Animal Aid

A DIRTY BUSINESS

Posted 21 May 2004
Cattle

New markets report exposed disease catastrophe in waiting

The failure by livestock markets to observe basic 'biosecurity' measures - introduced in the wake of the 2001 foot and mouth outbreak - has substantially increased the risk of another disease catastrophe.

This is the key finding of a major investigation by Animal Aid, the results of which are published in A Dirty Business: monitoring adherence to biosecurity regulations at livestock markets following the 2001 foot and mouth outbreak. It is the group's fourth report on livestock sales since 1994.

The aim of the new survey was to determine whether the post-foot and mouth biosecurity measures were being observed, and whether those rules were equal to the task of ensuring that markets would not pave the way for another animal disease epidemic. Livestock sales were shown to have played a central role in the wide and rapid dissemination of the 2001 f&m outbreak, which led to the destruction of more than six million animals and cost taxpayers billions of pounds.

Animal Aid MarketWatch monitors visited 13 markets between June 2003 and March 2004. At each location, they saw the most basic biosecurity rule being disregarded. This requires that everyone disinfects his or her footwear on leaving the animal area. Workers and visitors alike failed to observe this requirement, even though disinfectant dips were provided and there were often reminder notices.

Even at Longtown market, in Cumbria, which the Department for Environment, Food and Agriculture (DEFRA) identified as the epicentre of the 2001 f&m outbreak, MarketWatchers witnessed the dipping rule being broken.

Failure to obey the edict was so commonplace that one undercover Animal Aid monitor reports having to conceal the fact that he was dipping his boots for fear that his diligence would expose him as an outsider.

The dipping-footwear rule is the one unambiguous edict remaining from a comprehensive package of biosecurity measures that were introduced by the government when markets began reopening in February 2002. In Spring 2003, DEFRA proposed tightening the rules - but the livestock industry rebelled, even though it had previously complained that the government's lack of vigilance and disease control measures were factors that produced the 2001 outbreak.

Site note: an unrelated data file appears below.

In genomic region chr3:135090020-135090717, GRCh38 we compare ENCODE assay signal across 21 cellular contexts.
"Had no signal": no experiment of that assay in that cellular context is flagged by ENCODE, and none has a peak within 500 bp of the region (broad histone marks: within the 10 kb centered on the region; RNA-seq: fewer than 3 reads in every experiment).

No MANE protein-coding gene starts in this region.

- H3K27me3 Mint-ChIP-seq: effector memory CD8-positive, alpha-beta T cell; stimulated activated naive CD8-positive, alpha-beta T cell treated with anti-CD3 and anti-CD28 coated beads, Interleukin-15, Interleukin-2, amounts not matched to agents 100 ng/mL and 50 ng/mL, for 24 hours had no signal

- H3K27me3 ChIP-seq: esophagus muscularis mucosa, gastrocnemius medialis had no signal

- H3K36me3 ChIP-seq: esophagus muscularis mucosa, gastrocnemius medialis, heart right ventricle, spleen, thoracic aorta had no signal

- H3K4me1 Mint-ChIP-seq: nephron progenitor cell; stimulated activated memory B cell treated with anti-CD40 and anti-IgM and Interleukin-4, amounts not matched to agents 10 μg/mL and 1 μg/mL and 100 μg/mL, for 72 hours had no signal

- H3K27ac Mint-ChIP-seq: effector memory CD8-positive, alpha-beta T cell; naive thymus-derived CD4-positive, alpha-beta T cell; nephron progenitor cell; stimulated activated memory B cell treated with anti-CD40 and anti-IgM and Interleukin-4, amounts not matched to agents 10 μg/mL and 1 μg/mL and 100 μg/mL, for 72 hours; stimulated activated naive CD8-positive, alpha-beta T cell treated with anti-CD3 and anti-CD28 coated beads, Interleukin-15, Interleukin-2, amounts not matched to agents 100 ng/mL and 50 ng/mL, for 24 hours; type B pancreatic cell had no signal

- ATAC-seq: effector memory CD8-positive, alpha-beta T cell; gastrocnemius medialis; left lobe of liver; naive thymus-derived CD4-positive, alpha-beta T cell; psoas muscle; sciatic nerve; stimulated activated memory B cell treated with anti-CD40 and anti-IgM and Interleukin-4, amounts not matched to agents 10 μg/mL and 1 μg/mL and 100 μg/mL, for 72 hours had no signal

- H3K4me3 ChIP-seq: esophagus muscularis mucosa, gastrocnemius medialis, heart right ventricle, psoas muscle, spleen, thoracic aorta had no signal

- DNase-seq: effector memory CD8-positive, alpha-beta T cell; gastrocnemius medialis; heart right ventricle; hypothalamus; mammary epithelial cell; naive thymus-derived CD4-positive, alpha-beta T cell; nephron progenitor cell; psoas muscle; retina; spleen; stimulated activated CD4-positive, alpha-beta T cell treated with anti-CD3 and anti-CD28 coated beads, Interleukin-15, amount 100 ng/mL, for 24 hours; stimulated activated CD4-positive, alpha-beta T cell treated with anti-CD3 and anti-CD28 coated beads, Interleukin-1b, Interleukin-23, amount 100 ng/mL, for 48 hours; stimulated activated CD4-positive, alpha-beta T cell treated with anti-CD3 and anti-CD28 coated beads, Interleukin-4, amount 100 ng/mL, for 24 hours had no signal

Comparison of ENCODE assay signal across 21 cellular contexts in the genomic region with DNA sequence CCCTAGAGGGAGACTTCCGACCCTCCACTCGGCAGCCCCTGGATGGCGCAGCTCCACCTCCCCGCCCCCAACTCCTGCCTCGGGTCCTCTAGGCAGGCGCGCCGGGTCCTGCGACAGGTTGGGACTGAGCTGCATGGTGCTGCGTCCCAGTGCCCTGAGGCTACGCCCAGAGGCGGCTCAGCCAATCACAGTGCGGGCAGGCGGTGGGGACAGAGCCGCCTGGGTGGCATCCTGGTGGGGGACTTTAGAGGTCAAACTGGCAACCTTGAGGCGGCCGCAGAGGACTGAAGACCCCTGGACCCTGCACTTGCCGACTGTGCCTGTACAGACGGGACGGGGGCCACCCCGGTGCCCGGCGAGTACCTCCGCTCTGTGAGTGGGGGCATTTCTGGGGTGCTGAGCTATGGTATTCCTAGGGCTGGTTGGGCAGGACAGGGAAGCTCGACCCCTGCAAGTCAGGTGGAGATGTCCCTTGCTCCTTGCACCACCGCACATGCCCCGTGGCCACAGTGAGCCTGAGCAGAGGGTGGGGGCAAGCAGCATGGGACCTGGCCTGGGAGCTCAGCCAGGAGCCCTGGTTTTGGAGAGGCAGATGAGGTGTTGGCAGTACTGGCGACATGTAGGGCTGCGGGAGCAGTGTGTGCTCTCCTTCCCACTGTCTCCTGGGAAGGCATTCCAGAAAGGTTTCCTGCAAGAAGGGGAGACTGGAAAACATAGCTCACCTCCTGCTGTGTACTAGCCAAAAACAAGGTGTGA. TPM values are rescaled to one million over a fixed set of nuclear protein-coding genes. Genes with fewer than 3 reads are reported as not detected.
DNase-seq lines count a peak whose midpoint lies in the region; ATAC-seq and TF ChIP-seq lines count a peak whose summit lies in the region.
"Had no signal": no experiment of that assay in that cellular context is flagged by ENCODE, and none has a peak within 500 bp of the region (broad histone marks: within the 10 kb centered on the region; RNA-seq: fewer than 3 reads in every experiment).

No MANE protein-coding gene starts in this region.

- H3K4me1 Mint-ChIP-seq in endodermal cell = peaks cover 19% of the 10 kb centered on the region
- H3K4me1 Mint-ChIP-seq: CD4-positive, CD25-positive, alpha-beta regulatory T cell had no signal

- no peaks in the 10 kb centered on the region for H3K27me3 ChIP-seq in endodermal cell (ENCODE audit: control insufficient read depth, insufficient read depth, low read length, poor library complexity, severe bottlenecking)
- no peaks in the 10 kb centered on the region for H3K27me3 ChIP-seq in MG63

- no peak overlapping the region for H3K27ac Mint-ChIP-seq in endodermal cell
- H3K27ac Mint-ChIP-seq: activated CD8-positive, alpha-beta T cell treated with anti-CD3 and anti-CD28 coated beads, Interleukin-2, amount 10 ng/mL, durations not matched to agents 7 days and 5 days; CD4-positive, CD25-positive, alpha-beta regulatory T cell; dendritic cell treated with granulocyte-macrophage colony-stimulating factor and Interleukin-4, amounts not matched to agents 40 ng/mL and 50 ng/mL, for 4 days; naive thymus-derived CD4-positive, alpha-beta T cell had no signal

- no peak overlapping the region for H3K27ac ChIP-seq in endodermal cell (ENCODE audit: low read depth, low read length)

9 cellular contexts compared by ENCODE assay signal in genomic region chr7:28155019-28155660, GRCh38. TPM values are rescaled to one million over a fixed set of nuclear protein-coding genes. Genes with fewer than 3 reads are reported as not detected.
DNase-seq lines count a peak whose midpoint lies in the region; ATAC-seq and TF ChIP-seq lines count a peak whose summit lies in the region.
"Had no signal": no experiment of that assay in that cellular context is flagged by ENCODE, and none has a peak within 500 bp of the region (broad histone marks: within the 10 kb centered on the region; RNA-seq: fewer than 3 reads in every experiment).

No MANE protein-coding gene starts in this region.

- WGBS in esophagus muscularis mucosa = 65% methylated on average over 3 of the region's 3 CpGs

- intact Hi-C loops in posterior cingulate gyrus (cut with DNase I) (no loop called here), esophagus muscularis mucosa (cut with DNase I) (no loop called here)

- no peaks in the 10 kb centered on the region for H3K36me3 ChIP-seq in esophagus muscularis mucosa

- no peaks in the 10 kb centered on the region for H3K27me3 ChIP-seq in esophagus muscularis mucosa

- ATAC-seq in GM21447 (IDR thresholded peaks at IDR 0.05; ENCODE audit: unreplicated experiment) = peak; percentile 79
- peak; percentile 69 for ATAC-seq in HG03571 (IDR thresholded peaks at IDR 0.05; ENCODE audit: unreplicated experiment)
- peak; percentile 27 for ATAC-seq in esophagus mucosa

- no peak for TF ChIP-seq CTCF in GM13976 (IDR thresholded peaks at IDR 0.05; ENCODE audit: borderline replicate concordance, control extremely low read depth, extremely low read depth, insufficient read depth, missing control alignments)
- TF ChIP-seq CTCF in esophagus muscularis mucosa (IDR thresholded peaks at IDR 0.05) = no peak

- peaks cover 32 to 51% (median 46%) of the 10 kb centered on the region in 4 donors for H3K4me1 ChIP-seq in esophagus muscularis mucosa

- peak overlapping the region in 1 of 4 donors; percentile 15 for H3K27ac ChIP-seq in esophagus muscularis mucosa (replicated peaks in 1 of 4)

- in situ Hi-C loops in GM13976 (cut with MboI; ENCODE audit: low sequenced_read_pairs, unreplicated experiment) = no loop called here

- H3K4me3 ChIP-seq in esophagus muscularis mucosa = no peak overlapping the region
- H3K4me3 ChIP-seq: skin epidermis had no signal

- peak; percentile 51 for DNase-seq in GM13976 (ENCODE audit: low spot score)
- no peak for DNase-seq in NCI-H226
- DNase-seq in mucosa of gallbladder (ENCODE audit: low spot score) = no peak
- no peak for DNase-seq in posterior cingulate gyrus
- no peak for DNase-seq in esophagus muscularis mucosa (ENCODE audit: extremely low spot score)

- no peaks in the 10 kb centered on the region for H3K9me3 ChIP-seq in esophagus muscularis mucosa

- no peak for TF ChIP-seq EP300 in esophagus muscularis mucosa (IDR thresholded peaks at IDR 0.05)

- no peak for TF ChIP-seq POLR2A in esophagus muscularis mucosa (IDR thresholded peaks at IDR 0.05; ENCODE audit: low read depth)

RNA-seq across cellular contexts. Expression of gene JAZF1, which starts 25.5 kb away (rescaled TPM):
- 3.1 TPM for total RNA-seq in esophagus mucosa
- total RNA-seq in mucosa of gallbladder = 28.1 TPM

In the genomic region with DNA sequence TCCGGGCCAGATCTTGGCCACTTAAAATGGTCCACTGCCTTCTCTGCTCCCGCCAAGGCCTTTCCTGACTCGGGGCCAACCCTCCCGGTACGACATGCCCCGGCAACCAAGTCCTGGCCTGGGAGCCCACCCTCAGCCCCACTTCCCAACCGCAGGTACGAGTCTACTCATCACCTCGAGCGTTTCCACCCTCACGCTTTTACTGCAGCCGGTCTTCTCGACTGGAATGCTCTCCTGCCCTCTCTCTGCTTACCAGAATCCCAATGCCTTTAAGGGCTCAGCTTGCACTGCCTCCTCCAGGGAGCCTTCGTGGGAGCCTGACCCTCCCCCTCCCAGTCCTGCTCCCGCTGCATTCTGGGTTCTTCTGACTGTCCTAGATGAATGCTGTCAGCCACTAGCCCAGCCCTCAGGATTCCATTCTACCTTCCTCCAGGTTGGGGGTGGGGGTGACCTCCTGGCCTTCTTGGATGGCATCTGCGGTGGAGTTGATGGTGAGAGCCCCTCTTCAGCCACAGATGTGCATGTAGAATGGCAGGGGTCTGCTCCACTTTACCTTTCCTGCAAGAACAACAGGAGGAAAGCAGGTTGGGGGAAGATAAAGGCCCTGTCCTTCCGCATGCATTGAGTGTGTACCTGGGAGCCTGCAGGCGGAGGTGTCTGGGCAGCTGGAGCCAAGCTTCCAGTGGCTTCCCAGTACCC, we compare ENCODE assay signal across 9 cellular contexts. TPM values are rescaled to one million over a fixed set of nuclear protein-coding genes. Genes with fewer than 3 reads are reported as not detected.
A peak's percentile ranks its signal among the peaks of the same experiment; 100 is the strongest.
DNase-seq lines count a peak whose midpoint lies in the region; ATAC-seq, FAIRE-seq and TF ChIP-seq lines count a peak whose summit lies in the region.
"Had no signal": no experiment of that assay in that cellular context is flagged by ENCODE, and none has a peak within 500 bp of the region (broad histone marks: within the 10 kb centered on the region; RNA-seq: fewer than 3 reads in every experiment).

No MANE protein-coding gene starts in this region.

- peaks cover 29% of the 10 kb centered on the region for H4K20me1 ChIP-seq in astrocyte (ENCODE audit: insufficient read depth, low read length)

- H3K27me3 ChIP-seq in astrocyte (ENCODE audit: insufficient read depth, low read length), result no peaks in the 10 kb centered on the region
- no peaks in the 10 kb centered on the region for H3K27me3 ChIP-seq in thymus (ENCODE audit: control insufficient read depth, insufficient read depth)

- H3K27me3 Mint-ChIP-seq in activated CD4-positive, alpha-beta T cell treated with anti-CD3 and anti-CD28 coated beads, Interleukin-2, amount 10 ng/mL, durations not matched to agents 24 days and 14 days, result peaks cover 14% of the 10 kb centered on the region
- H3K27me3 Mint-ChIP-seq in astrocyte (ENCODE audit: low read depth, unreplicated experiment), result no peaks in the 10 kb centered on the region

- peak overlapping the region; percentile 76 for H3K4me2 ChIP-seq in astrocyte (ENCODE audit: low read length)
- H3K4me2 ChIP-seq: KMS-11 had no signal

When the updated rules were implemented in August 2003, they were weaker rather than stronger than what preceded them.

MarketWatch monitors observed many diseased and injured animals at the sales. They saw animals with swellings, bleeding cuts and abscesses. Animals were also seen being hit, kicked, crushed by gates and poked with sticks. One monitor described a ewe collapsing and dying at market, after suffering seizures. When the sheep was removed on a trolley, several market visitors were given to loud laughter.

Said Animal Aid campaigns officer, Ajaye Curry:

Livestock markets were right at the centre of the foot and mouth outbreak. Yet our report shows clearly that lessons have not been learnt. When the government introduced some basic disease prevention measures for markets, the industry fought successfully for them to be watered down. Now we find that what rules do remain are being ignored. As a result, we are seriously at risk of a re-run of the 2001 catastrophe."

The markets monitored were at Ashford, Builth Wells, Carlisle, Chippenham, Frome, Hexham, Holsworthy, Longtown, Penrith, Salisbury, Talgarth, Taunton and Worcester.

Notes to Editors

  • Undercover film supporting A Dirty Business shows non-observance of the footwear-dipping rule at Builth Wells, Chippenham, Longtown, Penrith and Taunton markets. Posters reminding market visitors to dip their footwear are seen at Builth Wells, Longtown and Taunton.

  • The film also illustrates Animal Welfare problems at: Carlisle market - cattle hit with sticks; Chippenham - cattle hit with sticks; Holsworthy - cattle hit with sticks and forced over slippery surfaces; Salisbury - overcrowding, cattle hit and poked with sticks; Taunton - cattle hit and poked with sticks, tails twisted and kicked.

  • Read the full background on livestock markets.

  • For more information contact Ajaye Curry or Andrew Tyler on 01732 364546.

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